Raytheon and Pratt and Whitney Military Engines won a $642 million deal
, which provides for the procurement of performance-based logistics activities including maintenance of support equipment, common program activities, unique and common base recurring sustainment, repair of repairables, field service representatives, common replenishment spares, conventional take-off and landing/carrier variant F135 unique maintenance services and short take-off and landing F135 unique services in support of the F-35 Lightning II
F135 propulsion system for the Air Force, Marine Corps, Navy, non-Department of Defense participants and Foreign Military Sales customers. Pratt & Whitney's F135 propulsion system powers all the three variants of F-35, the combat-proven fighter jet developed by defense major Lockheed Martin LMT, with BAE Systems BAESY and Northrop Grumman NOC being the co-manufacturers. Notably, F135
delivers more than 40,000 lbs. of thrust and unmatched advances in safety, design, performance, and reliability. An initial contract obligation amounting to $215.5 million will come from the US military's fiscal 2021 operation and maintenance funds. Work will run at Eglin Air Force Base in Florida; Hill AFB in Utah; Edwards AFB in California; Luke AFB in Arizona; Beaufort Marine Corps Air Station in South Carolina; Oklahoma City; East Hartford, Connecticut; and Camari, Italy, through November 2021.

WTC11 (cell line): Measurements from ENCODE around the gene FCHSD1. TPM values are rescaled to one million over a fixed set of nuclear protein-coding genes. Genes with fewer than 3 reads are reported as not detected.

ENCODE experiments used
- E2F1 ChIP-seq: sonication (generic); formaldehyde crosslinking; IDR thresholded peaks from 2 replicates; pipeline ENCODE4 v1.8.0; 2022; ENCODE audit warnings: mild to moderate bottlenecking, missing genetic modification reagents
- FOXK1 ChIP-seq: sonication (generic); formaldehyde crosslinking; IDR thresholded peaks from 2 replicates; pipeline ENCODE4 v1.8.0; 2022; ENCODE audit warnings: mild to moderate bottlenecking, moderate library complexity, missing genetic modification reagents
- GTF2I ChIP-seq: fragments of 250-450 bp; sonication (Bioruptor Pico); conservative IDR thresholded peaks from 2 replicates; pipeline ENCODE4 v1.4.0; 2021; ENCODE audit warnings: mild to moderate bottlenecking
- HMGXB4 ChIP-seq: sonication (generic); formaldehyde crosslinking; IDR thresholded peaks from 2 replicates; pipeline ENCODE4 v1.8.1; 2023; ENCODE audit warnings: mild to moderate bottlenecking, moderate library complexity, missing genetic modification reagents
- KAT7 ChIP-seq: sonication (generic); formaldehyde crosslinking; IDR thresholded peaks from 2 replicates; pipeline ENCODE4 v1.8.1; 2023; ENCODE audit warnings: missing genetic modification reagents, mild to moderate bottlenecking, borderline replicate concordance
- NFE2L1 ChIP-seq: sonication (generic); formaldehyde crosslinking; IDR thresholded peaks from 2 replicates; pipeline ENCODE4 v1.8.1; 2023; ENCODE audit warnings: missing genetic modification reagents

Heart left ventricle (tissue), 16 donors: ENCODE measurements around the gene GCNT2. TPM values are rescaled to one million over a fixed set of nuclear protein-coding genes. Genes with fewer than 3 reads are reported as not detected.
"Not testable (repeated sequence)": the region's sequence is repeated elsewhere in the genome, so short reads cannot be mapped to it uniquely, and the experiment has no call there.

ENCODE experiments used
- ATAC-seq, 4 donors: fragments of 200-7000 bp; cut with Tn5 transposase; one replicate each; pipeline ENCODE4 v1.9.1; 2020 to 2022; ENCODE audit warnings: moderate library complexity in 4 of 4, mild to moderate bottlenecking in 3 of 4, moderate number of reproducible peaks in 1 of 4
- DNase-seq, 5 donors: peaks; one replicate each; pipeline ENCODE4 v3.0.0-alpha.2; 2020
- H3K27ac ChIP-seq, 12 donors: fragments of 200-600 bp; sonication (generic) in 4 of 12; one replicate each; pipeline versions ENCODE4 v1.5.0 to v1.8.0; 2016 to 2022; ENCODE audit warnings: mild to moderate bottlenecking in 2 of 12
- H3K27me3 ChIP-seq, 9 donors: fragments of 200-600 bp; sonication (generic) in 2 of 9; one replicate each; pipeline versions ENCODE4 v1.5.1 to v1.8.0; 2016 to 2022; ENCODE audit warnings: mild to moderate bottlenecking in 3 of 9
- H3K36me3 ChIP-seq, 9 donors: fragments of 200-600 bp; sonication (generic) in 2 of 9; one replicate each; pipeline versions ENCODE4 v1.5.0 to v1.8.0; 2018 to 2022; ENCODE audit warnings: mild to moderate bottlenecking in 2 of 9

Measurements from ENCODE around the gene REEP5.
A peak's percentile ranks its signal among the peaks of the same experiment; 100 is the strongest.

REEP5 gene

Lockheed Martin and Pratt & Whitney have successfully performed the first start of an F-35 Joint Strike Fighter aircraft test engine, using an integrated power package (IPP) that the functions traditionally performed by the auxiliary power system, emergency power system, and environmental control into a single system. The system was used to start a Pratt & Whitney F135 short-takeoff/vertical-landing (STOVL) engine at the company’s advanced test facility in West Palm Beach, FL. The IPP is a subsystem of the F-35 Power and Thermal Management System (PTMS).
The JSF program has targeted the successful IPP engine start as a major milestone since the beginning of the System Development and Demonstration phase of the program in 2001. The achievement paves the way for additional development testing in preparation for the F-35’s first flight in 2006, and comes about a month after the Pratt & Whitney F135 System Development and Demonstration (SDD) program successfully completed the post test Critical Design Review (CDR) by the Joint Strike Fighter (JSF) Joint Program Office (JPO). The JPO review found that the F135 propulsion system has met all review objectives and is on track to deliver the first flight test engine later this year.